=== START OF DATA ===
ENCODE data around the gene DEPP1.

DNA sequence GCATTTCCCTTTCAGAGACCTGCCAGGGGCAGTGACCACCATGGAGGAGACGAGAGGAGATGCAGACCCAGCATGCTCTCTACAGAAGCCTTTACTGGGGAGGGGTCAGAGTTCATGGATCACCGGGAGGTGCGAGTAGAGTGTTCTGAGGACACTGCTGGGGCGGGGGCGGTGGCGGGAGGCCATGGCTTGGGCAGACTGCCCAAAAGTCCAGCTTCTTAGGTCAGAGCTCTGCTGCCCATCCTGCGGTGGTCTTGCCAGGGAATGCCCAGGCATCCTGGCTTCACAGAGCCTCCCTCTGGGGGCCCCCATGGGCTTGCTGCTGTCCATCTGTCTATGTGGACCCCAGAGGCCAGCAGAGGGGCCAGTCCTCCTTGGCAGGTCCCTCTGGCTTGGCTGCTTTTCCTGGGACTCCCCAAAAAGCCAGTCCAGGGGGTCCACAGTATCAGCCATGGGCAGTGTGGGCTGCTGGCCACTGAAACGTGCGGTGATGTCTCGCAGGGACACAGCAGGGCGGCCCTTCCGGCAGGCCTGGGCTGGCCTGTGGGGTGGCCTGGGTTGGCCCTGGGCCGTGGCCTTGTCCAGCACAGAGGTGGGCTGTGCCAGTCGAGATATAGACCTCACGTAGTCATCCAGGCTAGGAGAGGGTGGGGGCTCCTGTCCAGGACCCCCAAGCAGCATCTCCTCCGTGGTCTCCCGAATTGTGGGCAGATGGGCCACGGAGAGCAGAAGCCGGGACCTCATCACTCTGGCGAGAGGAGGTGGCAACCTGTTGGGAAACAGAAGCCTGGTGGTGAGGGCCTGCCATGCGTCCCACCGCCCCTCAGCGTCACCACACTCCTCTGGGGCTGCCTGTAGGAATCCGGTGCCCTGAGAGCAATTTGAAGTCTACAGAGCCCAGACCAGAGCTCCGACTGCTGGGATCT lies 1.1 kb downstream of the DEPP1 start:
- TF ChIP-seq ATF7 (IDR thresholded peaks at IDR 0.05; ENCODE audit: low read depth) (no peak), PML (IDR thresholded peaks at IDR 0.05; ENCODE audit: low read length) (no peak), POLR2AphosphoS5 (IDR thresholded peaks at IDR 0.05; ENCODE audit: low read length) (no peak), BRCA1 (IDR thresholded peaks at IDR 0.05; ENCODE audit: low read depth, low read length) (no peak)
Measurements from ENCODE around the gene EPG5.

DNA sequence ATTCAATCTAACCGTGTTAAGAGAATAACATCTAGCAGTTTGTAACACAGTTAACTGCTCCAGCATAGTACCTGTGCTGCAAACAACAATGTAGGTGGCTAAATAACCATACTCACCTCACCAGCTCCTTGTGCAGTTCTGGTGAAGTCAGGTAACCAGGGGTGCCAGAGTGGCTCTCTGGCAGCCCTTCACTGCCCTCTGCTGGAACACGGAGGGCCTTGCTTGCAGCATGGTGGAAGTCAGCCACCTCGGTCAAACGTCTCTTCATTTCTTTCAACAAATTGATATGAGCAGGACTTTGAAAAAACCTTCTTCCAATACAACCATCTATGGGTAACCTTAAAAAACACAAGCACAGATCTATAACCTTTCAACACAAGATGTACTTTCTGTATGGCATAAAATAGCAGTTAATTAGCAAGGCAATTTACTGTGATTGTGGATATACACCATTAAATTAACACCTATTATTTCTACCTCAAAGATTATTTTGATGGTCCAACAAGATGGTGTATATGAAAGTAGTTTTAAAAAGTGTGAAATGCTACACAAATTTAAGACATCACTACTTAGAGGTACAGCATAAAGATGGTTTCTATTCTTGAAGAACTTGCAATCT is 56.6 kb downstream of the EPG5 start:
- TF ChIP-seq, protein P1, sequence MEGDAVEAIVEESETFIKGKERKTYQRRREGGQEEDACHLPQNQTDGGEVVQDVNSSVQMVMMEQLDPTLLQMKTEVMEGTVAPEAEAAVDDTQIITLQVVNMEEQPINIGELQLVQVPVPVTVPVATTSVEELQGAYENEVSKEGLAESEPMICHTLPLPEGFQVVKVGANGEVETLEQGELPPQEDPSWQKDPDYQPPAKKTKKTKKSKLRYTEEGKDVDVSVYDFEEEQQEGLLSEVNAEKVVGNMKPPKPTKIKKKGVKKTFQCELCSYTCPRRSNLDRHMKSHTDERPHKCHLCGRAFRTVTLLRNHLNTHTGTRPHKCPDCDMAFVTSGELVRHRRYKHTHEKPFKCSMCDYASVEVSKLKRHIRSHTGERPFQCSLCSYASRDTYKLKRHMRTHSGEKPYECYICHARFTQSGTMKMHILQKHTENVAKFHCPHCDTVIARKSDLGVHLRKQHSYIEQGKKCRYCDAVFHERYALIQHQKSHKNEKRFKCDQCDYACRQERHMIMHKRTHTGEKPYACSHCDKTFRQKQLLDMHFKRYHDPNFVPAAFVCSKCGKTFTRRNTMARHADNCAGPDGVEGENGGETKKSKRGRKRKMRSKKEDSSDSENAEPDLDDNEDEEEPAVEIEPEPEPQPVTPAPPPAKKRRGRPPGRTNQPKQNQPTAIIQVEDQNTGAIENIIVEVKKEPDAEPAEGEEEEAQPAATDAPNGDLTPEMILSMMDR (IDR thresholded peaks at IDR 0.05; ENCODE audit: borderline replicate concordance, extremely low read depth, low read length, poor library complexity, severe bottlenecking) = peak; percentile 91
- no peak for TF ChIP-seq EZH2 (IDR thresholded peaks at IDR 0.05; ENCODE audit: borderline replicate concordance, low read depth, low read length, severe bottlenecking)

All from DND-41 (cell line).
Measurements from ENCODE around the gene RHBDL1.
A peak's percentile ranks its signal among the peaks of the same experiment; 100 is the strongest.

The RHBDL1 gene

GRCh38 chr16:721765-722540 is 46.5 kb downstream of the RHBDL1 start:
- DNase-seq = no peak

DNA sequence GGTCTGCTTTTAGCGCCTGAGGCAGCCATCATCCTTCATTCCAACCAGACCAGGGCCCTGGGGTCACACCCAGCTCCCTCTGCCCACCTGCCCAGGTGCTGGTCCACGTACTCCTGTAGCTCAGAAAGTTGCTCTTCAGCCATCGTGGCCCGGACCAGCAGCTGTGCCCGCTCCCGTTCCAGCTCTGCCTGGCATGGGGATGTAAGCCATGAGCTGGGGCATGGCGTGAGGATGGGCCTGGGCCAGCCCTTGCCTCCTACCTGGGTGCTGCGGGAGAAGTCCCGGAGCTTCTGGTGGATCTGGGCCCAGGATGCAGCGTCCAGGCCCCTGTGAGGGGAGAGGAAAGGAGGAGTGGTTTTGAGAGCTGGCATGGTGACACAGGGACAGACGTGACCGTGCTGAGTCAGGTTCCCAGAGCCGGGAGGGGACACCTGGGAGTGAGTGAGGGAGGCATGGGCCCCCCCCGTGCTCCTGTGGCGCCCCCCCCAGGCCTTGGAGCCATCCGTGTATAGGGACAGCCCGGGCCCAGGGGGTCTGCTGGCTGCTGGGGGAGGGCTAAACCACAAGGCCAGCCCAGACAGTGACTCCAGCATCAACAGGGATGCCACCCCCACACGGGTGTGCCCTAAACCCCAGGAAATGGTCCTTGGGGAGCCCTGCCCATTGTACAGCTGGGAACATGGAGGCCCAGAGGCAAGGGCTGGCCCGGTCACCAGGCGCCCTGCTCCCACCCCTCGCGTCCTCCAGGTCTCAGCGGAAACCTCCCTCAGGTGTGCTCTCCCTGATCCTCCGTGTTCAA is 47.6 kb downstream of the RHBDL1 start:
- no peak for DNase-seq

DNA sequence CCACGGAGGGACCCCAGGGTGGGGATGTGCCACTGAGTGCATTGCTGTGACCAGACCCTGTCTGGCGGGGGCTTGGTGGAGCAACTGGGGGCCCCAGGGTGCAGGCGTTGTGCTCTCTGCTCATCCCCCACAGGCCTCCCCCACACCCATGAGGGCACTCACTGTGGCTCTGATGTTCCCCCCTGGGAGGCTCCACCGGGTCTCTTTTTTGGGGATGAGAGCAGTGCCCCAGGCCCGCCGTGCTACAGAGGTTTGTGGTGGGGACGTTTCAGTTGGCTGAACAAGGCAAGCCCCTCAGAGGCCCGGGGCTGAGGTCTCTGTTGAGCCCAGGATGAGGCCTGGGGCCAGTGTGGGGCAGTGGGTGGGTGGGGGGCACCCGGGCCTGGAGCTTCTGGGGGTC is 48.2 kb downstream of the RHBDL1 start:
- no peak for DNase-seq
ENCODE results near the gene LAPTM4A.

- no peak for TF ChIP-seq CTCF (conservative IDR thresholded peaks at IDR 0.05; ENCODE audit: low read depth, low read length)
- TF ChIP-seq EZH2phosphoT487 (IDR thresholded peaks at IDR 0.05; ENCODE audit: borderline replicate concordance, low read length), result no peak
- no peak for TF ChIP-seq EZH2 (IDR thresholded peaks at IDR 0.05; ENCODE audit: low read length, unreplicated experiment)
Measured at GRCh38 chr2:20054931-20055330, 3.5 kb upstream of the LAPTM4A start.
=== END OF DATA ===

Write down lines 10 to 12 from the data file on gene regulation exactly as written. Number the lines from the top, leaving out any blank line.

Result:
A peak's percentile ranks its signal among the peaks of the same experiment; 100 is the strongest.

The RHBDL1 gene

GRCh38 chr16:721765-722540 is 46.5 kb downstream of the RHBDL1 start: